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18 Nov, 2015 12:34

‘Enslaved’: S. Carolina employer sued over treatment of mentally-handicapped black man

‘Enslaved’: S. Carolina employer sued over treatment of mentally-handicapped black man

South Carolina restaurant owners are being sued for practically enslaving a mentally-handicapped black employee for years, with regular beatings, almost no pay and sub-human living conditions. The lawsuit follows charges that are still pending.

Last year brought to light the harrowing ordeal of the restaurant worker, beaten, abused and underpaid for years by the two white owners. The victim’s attorneys have just filed a new federal lawsuit.

The defendants are two brothers in Horry County, South Carolina.

They are accused of holding the mentally-handicapped worker in conditions of “slavery,” with a particularly hideous period lasting from 2010 to 2014. In all that time the victim would not have been able to put up much resistance.

Christopher Smith had been working at J&J Cafeteria in Conway from a young age.

The lawsuit filed by Smith’s attorneys with the US District Court lists 14 charges against brothers Ernest J. and Bobby Paul Edwards, including false imprisonment, exploitative labor practices and discrimination, according to the Post and Courier.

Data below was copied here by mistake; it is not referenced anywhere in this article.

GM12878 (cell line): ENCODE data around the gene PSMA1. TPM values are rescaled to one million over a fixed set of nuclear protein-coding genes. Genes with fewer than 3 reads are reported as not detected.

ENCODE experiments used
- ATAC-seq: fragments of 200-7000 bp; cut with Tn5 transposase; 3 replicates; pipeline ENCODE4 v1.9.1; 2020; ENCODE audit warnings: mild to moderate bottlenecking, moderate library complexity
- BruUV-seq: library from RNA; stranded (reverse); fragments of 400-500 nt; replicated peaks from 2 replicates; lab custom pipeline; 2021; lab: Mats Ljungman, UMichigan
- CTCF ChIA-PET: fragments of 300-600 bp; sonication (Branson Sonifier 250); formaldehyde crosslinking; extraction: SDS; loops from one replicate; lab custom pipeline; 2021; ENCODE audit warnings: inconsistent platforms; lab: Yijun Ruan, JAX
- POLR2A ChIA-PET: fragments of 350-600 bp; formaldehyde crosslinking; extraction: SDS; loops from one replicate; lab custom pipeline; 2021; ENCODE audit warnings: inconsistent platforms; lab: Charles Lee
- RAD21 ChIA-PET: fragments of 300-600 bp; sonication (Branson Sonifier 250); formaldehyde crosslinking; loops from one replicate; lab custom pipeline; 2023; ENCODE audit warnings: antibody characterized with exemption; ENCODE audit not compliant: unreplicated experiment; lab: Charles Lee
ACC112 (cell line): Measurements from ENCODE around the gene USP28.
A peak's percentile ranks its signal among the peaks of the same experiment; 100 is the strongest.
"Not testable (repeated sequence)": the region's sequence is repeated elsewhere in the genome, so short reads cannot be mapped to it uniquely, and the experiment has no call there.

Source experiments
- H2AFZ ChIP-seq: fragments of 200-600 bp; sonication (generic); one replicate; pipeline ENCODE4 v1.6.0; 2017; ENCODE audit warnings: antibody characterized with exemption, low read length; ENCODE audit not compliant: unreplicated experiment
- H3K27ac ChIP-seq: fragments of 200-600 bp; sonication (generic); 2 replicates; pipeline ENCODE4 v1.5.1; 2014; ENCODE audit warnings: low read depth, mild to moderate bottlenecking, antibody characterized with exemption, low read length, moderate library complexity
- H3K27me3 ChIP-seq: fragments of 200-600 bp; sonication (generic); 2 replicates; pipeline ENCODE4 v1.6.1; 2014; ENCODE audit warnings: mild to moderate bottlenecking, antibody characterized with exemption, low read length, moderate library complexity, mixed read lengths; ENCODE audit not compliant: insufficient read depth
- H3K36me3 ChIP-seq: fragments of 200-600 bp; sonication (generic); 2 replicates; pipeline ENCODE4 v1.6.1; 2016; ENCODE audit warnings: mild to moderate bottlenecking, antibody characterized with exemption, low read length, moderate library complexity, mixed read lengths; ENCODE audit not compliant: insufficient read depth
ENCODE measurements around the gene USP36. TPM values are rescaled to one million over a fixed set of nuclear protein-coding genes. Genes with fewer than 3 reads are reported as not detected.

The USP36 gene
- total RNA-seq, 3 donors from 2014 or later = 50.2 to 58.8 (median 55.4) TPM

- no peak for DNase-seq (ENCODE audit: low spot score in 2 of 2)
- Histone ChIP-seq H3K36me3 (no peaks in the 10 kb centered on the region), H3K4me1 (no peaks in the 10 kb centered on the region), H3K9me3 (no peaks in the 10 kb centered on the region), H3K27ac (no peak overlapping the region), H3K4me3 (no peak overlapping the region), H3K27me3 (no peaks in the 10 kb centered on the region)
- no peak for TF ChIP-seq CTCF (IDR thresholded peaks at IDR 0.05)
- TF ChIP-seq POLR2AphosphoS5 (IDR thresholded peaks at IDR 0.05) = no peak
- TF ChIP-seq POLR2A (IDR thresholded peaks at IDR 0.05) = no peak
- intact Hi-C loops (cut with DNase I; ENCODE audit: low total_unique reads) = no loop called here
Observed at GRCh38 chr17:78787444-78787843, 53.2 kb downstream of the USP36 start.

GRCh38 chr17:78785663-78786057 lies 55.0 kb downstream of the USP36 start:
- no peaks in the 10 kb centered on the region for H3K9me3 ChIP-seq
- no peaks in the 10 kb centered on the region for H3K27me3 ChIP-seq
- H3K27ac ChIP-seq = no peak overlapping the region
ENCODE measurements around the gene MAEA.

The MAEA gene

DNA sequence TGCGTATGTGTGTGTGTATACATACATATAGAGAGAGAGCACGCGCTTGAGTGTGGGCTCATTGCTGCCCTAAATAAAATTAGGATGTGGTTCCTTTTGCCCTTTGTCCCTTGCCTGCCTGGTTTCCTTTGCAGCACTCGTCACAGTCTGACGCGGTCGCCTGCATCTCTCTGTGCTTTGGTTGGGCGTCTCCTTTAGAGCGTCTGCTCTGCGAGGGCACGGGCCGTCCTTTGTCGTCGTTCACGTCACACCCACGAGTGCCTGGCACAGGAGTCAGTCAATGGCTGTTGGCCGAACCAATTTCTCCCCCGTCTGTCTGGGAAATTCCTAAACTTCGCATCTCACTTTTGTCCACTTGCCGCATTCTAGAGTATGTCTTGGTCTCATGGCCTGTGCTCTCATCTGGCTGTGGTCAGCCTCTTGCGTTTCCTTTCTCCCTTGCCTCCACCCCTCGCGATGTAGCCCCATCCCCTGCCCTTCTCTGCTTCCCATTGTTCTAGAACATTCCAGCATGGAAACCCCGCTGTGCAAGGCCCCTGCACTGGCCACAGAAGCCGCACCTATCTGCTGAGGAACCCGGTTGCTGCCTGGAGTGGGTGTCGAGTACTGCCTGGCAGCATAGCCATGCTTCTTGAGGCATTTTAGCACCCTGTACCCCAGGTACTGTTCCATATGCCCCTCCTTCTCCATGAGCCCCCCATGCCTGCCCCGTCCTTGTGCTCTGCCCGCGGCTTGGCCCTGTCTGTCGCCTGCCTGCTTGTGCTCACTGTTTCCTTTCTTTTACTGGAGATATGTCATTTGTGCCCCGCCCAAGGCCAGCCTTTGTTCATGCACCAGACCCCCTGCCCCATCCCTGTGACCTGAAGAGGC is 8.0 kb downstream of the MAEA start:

It wasn’t until last October that social workers got an anonymous tip and rescued Smith from the pair. Although the victim had worked at the café for 23 years, it was when Bobby Edwards became manager in 2010 that things got much worse. Everything from casual racist slurs to battery, bodily harm with belt buckles, frying pans and hot tongs. Smith was also allegedly working 18 hours a day, six days a week, and a further 11 hours on Sunday. Authorities estimated his total wages in a year to be a miserable $2,842.

He was living in a ramshackle, cockroach-infested apartment owned by the restaurant, in conditions described by his attorneys as “subhuman.”

In November 2014, Bobby Edwards was arrested, but charges of second-degree assault and battery are still pending.

When social services investigated the complaints and coordinated with Conway police, they found scars on Smith’s back.

Asked later why he never reported the clearly slave-like treatment, Smith said he had been afraid for his safety and life.

“This lawsuit cannot change the past, but hopefully it will bring about positive changes in the future,” Lawyers Mullins McLeod and David Aylor said in a statement. Their opinion is that their client faced the lion’s share of his problems for the crime of being black.

It is no secret that South Carolina is dealing with a reputation of one of the most racist states in the US. There is no shortage of anti-black sentiment, which includes both routine abuse, as well as trouble with the police force.

Late October saw a white officer under investigation for an extremely physical incident at a high school. A black female student had allegedly refused to leave the classroom when instructed to do so, which resulted in the officer grabbing the girl by the neck, flipping her desk with her behind it, tossing her to the floor backwards, then forwards before handcuffing her. The officer has since been suspended without pay.